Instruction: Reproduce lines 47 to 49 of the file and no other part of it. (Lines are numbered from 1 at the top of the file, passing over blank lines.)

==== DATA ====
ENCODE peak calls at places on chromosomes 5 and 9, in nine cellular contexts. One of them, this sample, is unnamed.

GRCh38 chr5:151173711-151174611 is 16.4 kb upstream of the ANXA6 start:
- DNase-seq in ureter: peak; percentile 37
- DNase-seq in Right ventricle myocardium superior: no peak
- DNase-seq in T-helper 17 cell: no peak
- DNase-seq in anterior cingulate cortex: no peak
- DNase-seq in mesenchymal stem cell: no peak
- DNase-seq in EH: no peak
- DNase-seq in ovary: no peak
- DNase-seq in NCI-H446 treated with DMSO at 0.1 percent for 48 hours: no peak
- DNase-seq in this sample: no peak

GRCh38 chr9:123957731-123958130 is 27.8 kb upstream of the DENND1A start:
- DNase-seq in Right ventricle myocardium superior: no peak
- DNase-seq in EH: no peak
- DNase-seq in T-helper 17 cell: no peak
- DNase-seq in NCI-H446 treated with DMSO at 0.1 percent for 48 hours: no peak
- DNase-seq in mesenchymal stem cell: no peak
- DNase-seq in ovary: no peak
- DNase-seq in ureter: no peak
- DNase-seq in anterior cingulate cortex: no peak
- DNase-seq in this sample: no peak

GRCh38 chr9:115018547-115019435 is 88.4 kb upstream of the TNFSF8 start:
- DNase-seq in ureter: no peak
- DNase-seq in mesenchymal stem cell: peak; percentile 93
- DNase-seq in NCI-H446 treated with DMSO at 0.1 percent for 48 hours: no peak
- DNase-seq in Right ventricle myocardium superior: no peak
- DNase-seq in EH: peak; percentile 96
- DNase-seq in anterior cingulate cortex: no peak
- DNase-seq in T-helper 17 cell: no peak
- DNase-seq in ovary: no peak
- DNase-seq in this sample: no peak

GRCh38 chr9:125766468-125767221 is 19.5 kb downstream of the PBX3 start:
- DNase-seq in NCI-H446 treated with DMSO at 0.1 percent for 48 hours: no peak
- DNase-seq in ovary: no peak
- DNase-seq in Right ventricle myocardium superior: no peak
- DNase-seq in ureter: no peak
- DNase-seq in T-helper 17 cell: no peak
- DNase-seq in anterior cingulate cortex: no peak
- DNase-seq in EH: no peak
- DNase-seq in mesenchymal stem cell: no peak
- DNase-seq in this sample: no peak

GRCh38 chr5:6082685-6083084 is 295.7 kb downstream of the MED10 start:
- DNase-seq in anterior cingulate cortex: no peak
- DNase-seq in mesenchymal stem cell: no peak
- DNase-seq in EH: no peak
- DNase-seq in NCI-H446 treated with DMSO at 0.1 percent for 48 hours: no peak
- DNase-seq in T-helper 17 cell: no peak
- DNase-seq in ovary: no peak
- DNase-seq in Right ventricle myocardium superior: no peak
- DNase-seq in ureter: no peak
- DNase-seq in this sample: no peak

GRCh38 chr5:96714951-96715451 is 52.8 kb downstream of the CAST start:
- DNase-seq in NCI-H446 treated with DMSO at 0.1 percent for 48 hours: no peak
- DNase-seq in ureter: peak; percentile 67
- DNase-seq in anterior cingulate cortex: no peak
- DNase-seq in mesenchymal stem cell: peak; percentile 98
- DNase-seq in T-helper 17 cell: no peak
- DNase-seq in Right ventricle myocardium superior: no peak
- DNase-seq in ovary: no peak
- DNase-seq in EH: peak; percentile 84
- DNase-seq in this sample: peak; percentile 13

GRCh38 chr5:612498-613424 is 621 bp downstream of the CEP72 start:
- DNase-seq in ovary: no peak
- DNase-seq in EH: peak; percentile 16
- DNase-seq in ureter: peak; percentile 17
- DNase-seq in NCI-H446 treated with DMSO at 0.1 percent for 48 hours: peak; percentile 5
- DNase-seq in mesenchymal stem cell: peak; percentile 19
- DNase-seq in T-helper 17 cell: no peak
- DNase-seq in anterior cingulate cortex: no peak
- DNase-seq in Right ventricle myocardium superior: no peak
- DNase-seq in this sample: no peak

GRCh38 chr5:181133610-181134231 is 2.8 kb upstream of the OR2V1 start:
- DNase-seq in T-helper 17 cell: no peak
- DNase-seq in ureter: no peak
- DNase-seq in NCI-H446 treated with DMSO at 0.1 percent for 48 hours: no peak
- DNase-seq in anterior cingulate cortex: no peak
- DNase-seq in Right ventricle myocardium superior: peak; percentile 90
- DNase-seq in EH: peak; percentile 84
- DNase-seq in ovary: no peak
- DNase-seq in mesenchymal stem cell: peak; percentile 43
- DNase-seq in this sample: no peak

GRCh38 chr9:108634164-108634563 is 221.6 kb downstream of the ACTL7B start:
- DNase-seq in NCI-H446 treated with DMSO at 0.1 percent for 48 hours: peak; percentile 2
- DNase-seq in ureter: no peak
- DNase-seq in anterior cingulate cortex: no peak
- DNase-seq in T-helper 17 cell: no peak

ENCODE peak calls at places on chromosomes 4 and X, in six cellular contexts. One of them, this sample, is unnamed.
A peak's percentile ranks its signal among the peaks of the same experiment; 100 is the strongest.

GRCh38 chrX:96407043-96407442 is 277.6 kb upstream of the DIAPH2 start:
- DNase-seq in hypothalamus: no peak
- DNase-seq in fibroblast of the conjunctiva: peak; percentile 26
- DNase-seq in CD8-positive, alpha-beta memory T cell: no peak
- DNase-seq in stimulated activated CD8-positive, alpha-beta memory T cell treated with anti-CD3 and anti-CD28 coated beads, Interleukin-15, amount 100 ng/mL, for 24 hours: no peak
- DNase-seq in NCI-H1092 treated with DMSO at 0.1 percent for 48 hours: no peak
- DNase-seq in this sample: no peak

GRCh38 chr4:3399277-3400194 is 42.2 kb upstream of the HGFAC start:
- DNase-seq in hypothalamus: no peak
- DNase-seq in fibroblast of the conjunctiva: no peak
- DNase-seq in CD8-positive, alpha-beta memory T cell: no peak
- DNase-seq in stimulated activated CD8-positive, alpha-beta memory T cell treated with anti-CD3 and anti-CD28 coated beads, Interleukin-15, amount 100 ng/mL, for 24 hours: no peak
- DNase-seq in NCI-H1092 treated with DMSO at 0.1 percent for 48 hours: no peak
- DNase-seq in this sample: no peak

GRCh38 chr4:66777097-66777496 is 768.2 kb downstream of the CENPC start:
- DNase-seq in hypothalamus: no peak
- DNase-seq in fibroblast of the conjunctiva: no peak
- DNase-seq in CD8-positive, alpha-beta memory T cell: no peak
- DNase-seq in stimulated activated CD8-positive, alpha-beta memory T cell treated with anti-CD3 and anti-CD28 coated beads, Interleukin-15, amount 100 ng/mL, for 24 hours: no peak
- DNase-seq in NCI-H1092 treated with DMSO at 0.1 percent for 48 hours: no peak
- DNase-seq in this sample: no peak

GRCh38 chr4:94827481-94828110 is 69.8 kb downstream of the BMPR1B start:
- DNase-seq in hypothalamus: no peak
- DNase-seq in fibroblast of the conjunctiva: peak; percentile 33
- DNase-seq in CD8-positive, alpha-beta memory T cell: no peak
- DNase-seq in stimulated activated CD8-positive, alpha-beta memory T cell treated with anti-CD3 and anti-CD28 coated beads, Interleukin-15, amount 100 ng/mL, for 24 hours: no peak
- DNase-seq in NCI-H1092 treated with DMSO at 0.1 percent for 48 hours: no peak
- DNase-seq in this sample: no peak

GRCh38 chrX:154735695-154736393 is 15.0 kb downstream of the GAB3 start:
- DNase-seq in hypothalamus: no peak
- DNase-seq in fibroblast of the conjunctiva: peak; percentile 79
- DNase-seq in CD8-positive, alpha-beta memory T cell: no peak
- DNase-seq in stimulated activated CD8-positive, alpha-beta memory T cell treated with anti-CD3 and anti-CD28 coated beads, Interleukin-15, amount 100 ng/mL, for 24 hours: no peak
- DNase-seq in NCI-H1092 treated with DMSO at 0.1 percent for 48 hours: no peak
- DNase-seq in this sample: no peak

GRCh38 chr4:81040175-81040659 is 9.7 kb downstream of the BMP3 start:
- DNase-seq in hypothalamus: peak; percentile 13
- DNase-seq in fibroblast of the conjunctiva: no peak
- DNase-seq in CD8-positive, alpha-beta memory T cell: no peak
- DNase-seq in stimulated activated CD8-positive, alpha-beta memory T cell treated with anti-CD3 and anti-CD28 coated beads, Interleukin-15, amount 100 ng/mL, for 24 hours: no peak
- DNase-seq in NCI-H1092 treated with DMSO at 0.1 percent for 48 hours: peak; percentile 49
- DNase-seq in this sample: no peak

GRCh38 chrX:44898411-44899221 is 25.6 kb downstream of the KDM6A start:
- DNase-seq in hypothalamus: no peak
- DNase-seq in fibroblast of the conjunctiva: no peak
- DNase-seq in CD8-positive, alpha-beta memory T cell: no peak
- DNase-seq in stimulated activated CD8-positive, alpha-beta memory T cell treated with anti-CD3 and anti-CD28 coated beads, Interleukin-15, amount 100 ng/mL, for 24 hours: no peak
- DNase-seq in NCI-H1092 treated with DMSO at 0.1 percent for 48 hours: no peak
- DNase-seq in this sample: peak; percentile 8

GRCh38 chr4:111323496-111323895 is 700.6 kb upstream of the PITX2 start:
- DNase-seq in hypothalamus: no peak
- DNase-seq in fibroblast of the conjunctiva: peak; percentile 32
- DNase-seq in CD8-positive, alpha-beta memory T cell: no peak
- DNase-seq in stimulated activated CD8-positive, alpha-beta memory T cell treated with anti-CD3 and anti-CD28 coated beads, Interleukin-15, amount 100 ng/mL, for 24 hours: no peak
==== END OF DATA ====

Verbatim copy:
- DNase-seq in T-helper 17 cell: no peak
- DNase-seq in ovary: no peak
- DNase-seq in Right ventricle myocardium superior: no peak